Project Details

Illuminum Greenhouses

Low-cost, high-tech greenhouses help farmers in Kenya

Project URL:
Project Twitter: @GreenhouseKenya

Organisations Involved Illuminum Greenhouses (@GreenhouseKenya)
African Rethink Awards
Asme Foundation
Global Entrepreneurship Summer School
Global Innovation in Science Technology
M-Lab East Africa
Royal Academy of Engineering

  • Economic Empowerment
  • Data
  • Mobile
  • Physical Computing

Agriculture contributes to 24% of Kenya’s GDP and provides employment for over 80% of the population. However, the sector is facing a myriad of challenges. The country’s 6.5 million small-holder farmers depend on rainwater for crop irrigation, and suffer from pests and unpredictable weather due to climate change. Flooding or drought can lead to food shortages, forcing the government and NGOs to intervene with food aid. 

Childhood friends Brian Bett and Taita Ng’etich, whose families are farmers, learned this the hard way when they set up a tomato farm to earn extra cash while studying at university. The farm promptly flooded, destroying their young crop. They set out to explore better solutions to farming, using low-cost materials and advanced sensor technologies.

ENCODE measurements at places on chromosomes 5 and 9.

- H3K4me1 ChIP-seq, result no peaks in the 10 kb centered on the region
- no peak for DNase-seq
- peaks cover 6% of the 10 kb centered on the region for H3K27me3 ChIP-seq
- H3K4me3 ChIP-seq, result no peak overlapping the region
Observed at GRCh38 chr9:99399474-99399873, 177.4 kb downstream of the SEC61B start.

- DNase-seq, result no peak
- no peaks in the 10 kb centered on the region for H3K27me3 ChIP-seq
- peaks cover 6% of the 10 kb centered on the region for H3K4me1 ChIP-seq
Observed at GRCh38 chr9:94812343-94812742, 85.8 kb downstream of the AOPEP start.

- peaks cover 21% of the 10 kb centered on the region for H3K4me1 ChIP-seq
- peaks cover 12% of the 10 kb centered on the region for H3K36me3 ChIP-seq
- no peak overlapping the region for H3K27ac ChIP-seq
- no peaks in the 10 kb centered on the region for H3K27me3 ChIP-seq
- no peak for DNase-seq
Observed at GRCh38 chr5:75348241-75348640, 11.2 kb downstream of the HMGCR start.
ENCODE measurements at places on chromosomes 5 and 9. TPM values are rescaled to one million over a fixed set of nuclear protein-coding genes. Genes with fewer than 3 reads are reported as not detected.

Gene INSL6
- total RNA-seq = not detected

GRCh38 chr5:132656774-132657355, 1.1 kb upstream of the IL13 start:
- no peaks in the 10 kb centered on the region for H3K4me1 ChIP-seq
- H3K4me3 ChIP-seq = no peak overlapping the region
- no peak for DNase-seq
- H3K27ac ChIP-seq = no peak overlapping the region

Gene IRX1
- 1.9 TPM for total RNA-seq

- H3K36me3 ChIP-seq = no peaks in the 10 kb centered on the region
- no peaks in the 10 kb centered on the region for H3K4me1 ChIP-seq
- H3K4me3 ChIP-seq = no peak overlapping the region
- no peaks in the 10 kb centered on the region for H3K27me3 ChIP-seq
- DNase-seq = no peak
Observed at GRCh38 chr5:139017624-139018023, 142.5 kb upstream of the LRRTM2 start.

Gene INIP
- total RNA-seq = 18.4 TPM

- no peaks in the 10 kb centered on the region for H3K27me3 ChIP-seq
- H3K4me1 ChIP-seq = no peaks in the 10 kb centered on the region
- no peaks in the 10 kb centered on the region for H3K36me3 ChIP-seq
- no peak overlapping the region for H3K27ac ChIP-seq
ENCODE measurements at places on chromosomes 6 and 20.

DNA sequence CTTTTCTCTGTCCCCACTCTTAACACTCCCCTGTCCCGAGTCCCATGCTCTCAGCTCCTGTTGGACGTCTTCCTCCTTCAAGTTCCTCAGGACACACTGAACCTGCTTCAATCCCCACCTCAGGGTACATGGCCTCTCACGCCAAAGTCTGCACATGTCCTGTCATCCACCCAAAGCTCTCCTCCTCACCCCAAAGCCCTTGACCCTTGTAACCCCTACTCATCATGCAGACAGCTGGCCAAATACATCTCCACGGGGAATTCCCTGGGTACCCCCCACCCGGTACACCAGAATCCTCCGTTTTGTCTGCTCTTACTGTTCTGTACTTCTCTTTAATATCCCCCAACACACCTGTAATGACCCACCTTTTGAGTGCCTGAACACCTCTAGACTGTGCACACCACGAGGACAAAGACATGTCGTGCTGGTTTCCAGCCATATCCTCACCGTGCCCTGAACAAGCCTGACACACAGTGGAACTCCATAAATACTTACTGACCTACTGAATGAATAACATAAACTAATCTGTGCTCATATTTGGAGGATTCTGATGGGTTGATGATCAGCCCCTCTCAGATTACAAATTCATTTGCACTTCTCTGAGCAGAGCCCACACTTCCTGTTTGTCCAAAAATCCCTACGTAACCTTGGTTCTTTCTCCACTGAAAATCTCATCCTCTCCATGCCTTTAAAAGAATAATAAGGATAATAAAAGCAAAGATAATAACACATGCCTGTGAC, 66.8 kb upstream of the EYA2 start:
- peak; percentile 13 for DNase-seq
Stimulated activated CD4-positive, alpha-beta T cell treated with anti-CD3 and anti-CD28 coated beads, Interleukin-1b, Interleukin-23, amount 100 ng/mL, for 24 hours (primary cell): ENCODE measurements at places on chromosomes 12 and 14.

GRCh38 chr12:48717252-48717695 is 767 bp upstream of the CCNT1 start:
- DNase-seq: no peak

The pair first built themselves a greenhouse equipped with irrigation technology. When neighbours kept knocking on their door asking whether they could build them one too, they founded a business called Illuminum Greenhouses. 

Each greenhouse is fitted with sensors that monitor temperature, humidity and soil moisture. Text messages alert farmers if they need to turn the irrigation system on or off, which significantly helps to conserve water. The technology runs on solar power and the greenhouses are half the price of most others on the market. 

At least 750 Kenyan farmers have taken to using Illuminum’s smart farming technology, and co-founders Brian and Taita have earned an audience with President Barack Obama to discuss their venture during the Global Entrepreneurship Summit in Nairobi this year. 

They continue to dream big: “This is a scalable innovation that can be deployed all over Africa and Latin America,” says Taita. Follow the team’s news and farming tech blogs at:  

Image courtesy of Bread for the World

Last updated: 10th of August, 2016

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